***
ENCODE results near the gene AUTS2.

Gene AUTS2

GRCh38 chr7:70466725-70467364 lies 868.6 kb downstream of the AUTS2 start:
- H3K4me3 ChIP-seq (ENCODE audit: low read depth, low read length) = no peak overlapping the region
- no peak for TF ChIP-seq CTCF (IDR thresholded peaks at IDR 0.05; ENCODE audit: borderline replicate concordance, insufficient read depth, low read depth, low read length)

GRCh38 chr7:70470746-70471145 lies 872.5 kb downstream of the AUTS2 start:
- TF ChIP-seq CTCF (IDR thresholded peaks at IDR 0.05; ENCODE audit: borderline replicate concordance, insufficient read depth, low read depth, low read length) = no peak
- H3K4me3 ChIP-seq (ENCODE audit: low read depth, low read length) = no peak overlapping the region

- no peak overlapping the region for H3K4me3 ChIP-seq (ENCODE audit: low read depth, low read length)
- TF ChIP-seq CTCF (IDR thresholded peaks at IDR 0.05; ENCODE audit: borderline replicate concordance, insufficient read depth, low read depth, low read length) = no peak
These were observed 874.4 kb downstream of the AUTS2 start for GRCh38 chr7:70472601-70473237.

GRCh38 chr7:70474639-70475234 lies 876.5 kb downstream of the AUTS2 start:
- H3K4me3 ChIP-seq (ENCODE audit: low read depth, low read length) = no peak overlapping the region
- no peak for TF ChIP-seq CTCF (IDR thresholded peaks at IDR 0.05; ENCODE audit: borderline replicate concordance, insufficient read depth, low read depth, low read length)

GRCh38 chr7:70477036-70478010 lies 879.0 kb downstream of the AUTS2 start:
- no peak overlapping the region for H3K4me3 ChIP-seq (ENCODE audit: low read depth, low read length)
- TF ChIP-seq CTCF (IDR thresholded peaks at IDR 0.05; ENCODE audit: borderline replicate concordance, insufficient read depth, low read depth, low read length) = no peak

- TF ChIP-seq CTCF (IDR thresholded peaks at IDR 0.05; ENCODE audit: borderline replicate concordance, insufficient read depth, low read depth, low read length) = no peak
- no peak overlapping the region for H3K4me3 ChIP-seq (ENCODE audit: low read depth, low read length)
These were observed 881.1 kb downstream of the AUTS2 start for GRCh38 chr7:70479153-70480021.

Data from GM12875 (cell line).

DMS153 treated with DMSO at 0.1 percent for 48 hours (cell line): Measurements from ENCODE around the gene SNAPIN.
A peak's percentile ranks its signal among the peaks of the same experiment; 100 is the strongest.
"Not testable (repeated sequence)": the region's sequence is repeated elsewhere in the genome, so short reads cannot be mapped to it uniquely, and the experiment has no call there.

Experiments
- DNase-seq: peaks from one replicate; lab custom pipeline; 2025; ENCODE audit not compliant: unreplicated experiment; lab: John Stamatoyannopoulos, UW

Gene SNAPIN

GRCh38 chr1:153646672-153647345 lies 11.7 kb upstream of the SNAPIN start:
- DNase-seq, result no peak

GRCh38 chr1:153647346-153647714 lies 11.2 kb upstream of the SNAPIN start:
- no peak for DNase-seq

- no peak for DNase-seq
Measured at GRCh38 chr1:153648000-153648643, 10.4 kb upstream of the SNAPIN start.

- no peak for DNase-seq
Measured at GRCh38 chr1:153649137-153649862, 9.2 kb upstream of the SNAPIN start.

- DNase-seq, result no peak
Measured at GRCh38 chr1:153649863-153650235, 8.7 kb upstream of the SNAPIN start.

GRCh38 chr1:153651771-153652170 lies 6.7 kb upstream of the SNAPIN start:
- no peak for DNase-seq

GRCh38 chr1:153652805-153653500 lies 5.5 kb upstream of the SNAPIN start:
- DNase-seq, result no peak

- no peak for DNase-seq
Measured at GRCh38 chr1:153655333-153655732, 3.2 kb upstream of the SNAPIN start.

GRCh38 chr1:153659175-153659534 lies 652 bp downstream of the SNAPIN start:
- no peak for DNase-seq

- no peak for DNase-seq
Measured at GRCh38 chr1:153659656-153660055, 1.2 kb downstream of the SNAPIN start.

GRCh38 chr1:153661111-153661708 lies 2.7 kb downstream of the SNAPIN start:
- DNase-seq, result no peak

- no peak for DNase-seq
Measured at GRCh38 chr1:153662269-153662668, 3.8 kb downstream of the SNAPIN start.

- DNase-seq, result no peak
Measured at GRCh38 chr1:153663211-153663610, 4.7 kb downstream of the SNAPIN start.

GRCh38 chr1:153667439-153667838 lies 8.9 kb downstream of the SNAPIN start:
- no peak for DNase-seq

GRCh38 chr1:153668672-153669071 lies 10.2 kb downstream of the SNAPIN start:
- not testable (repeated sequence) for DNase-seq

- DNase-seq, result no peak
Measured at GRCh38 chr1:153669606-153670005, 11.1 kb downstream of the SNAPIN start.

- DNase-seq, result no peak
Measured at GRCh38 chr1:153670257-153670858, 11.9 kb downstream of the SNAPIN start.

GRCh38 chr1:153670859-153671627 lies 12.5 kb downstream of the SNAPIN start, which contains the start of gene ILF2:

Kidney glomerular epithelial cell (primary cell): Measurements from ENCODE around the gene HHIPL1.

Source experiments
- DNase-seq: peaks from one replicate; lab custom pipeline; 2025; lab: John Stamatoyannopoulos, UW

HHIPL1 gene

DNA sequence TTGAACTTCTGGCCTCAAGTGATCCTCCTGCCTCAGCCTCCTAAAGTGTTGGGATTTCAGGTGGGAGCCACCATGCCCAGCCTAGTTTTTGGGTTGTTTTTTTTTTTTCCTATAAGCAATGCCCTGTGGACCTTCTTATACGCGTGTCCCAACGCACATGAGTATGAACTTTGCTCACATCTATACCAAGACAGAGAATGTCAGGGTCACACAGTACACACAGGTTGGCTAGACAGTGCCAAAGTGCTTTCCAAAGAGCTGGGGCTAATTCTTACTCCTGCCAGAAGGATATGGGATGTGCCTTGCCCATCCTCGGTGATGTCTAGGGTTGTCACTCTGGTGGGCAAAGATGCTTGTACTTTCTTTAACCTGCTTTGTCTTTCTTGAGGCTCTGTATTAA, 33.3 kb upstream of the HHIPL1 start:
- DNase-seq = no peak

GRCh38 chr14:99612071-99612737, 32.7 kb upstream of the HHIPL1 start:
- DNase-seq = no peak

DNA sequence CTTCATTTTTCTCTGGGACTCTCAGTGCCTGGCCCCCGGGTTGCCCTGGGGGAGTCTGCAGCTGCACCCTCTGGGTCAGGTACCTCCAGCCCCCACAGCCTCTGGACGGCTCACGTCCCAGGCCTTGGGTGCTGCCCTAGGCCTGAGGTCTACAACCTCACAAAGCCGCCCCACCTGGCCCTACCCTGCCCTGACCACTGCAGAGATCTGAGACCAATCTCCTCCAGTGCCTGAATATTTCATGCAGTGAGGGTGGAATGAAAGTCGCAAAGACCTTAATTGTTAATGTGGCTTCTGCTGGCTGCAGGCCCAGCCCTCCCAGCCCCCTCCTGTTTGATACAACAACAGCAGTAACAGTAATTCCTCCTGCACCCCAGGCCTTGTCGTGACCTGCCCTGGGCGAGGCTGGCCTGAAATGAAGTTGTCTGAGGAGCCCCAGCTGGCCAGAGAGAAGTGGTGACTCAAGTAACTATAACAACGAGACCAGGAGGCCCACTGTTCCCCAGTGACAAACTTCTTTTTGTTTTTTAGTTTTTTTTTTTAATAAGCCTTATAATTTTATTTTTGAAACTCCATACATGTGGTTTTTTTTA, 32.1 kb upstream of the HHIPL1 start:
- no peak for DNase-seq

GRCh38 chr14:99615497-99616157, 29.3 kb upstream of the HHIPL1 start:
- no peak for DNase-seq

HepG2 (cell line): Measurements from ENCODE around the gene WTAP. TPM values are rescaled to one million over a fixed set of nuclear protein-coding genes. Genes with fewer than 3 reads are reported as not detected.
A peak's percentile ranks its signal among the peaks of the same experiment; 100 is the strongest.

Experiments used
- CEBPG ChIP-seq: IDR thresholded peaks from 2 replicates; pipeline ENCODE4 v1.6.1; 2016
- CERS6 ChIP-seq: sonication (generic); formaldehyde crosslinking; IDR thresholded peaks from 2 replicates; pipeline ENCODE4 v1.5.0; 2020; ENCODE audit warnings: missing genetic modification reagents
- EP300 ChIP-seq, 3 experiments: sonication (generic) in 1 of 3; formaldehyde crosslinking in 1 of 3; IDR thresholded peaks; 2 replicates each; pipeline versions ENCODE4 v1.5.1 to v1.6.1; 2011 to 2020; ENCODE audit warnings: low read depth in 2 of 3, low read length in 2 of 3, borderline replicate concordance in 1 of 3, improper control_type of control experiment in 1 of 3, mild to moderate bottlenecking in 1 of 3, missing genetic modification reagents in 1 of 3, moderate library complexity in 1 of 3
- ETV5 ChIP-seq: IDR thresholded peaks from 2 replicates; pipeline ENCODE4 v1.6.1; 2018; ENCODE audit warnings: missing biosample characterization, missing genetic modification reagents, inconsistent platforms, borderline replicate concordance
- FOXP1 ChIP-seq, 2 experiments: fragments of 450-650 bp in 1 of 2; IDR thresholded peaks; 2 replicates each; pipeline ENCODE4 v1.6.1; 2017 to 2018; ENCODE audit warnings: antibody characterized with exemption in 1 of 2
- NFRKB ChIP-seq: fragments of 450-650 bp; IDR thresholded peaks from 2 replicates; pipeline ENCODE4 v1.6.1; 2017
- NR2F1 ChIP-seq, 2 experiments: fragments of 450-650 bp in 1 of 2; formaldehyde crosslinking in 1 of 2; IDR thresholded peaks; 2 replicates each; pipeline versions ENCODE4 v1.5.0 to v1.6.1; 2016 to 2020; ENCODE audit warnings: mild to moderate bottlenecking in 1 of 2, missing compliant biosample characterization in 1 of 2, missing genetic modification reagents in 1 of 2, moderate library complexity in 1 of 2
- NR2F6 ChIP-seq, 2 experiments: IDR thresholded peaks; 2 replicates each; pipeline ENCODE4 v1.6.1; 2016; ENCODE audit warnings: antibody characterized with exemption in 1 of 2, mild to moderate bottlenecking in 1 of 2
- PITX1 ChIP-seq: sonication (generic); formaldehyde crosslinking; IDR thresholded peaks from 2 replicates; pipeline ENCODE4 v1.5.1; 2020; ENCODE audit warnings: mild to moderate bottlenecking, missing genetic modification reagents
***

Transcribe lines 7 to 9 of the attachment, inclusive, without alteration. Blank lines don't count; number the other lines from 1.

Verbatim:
- TF ChIP-seq CTCF (IDR thresholded peaks at IDR 0.05; ENCODE audit: borderline replicate concordance, insufficient read depth, low read depth, low read length) = no peak
- H3K4me3 ChIP-seq (ENCODE audit: low read depth, low read length) = no peak overlapping the region

- no peak overlapping the region for H3K4me3 ChIP-seq (ENCODE audit: low read depth, low read length)